Three teenagers guilty of killing PC Andrew Harper by dragging him to his death after failed burglary – but cleared of his murder

PC ANDREW Harper’s widow wept as three teen thugs were today cleared of his brutal murder but found guilty of manslaughter.

Heartbroken Lissie Harper cried in the well of the Old Bailey while defendants Henry Long, 19, Jessie Cole and Albert Bowers, both 18, hugged each other to the sound of their cheering families as the verdicts were read out.

The three watched the verdict via videolink after the jury had deliberated for almost two days.

They are now facing substantially shorter jail sentences after being convicted of the lesser charge.

All three had also pleaded guilty to conspiracy to steal the quad bike.

It came after the court heard a car driven by Long at "breakneck speed" swung PC Harper "like a pendulum" along a country lane, as he apprehended the teen gang during a botched robbery near Reading, Berks.


The heartless thugs smirked and laughed as his horrific injuries were read out to jurors.

While Bowers was so bored during the trial he fell asleep as the prosecutor showed jurors video footage of the Thames Valley Police officer being dragged to his death.

Pc Harper's tearful widow Lissie was comforted by other family members in court as the verdicts were delivered.

Mr Justice Edis adjourned sentence until next Friday.

It can now be reported that Long had previously threatened to "ram" a police officer as he chatted with a police community support officer.

In the conversation in July 2018, ruled inadmissible during the trial, Long said: "You can't touch me now 'cos I've passed my driving test and if police try to stop me I will ram them."

Ringleader of the teen gang Long was also revealed to be a thief who was taken out of school aged 12 by his father after he got into trouble with teachers.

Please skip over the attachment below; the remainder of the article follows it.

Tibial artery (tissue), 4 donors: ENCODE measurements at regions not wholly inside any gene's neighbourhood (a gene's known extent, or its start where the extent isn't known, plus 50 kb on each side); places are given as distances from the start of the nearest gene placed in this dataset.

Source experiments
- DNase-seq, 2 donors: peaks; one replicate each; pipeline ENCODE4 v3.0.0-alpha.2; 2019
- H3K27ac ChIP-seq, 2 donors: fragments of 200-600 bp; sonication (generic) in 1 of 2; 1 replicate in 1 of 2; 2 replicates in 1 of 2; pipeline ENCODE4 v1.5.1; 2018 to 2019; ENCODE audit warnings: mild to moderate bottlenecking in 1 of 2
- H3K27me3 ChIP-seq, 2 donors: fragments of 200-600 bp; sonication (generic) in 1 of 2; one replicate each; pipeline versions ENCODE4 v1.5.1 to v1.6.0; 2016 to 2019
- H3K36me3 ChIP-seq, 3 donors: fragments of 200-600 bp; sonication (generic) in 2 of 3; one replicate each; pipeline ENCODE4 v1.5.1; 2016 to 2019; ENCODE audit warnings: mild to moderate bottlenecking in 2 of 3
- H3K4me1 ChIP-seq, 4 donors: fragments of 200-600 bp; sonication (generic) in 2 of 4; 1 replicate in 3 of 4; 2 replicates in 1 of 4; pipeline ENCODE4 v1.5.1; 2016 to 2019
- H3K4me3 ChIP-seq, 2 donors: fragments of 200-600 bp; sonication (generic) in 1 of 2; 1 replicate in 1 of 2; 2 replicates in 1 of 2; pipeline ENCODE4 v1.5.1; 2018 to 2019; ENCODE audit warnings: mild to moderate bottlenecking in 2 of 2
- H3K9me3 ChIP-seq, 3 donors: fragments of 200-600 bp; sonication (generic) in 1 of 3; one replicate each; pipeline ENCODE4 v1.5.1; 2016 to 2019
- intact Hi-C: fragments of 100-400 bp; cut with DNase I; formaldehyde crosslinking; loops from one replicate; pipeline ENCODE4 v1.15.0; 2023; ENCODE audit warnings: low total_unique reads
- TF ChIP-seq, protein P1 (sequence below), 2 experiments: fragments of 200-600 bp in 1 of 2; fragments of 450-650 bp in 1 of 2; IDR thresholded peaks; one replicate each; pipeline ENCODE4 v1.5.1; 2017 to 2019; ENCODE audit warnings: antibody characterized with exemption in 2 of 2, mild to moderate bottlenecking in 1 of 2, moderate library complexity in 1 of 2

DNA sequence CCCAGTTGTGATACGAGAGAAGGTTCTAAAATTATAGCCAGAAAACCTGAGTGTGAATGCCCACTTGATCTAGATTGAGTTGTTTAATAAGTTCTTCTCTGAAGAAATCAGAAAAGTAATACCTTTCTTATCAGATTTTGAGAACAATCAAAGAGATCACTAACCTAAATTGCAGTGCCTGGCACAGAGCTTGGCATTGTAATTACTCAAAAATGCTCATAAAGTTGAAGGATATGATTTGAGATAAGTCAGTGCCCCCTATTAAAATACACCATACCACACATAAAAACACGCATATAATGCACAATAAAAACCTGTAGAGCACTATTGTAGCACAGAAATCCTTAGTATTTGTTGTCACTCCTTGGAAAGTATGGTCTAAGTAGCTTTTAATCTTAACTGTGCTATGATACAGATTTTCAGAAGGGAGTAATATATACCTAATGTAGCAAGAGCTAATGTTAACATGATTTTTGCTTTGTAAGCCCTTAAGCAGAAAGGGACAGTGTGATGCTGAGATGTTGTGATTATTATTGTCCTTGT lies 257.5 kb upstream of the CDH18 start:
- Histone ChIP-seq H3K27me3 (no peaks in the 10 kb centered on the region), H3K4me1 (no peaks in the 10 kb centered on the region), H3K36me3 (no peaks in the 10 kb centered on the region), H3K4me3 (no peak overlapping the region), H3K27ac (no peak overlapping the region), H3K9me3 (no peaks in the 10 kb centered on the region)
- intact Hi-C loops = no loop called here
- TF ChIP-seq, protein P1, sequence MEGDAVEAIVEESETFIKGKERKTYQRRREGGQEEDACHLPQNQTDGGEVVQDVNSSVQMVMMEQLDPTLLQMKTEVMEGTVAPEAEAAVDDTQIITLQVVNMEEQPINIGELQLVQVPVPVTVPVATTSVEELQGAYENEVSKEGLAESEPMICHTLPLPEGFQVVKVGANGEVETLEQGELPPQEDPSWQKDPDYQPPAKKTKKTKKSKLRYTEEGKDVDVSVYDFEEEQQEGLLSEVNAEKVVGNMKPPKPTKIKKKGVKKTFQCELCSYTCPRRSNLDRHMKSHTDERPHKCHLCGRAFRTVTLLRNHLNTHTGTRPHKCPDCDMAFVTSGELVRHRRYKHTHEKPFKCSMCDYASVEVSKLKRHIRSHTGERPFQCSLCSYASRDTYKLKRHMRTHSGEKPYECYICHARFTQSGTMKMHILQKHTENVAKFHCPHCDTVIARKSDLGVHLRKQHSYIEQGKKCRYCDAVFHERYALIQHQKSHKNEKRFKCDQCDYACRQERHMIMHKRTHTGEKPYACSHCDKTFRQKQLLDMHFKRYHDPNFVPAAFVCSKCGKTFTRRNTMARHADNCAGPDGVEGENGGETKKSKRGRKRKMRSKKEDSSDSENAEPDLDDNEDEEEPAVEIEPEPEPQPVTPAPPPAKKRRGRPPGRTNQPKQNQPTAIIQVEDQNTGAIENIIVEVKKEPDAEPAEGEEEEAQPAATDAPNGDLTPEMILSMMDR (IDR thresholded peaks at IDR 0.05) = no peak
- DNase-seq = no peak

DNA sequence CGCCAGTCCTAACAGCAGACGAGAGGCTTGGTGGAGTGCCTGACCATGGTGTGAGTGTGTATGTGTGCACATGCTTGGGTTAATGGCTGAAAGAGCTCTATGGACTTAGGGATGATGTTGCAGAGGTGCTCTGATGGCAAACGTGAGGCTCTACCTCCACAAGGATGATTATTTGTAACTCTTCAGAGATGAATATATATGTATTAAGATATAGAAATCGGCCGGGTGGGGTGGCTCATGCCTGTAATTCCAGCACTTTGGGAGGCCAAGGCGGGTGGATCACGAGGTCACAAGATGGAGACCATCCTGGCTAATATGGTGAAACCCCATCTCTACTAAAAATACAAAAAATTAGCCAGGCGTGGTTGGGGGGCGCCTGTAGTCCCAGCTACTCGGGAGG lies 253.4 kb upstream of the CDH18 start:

Jurors were told how the traveller teens had tried to steal the £10,000 bike from the home of Peter Wallis in remote Bradfield Southend, when they were apprehended by PC Harper.

The gang had cased the property earlier in the day and later returned masked and armed with an axe, crowbars and a length of pipe to use against anyone in their way.

They disabled their SEAT Toledo’s rear lights and taped over the number plate but were seen by Mr Wallis taking the Honda TRX500 quad bike and roping its handlebars to the back of the car.

But PC Harper and his colleagues came across the gang driving towards them on narrow Admoor Lane.

Cole unhitched the bike and dived through a passenger window to escape the hero cop who had got out of the unmarked BMW police car.


PC Harper was responding to the reported theft four hours past the end of his shift on August 15 last year, when his ankles got caught in a tow rope attached to the suspects' getaway car .

He was dragged along the stretch of road at 60mph by the SEATin horrendous circumstances.

The court heard he would have been rendered unconscious almost immediately and was unable to free himself.

PC Harper’s body was completely naked apart from his socks when discovered by the officer’s horrified colleagues.

It was a senseless killing of a young police officer in the line of duty, a young man who was doing no more than his job

The officer was "barely alive" but died at the scene a short time later.

His tragic and agonising death was just four weeks after marrying sweetheart Lissie Beckett.

Prosecutor Jonathan Laidlaw QC told an earlier hearing: "PC Harper was killed in truly shocking circumstances.

"During the course of that high-speed journey, and until at last he became disentangled, his police uniform was quite literally ripped and stripped from his body.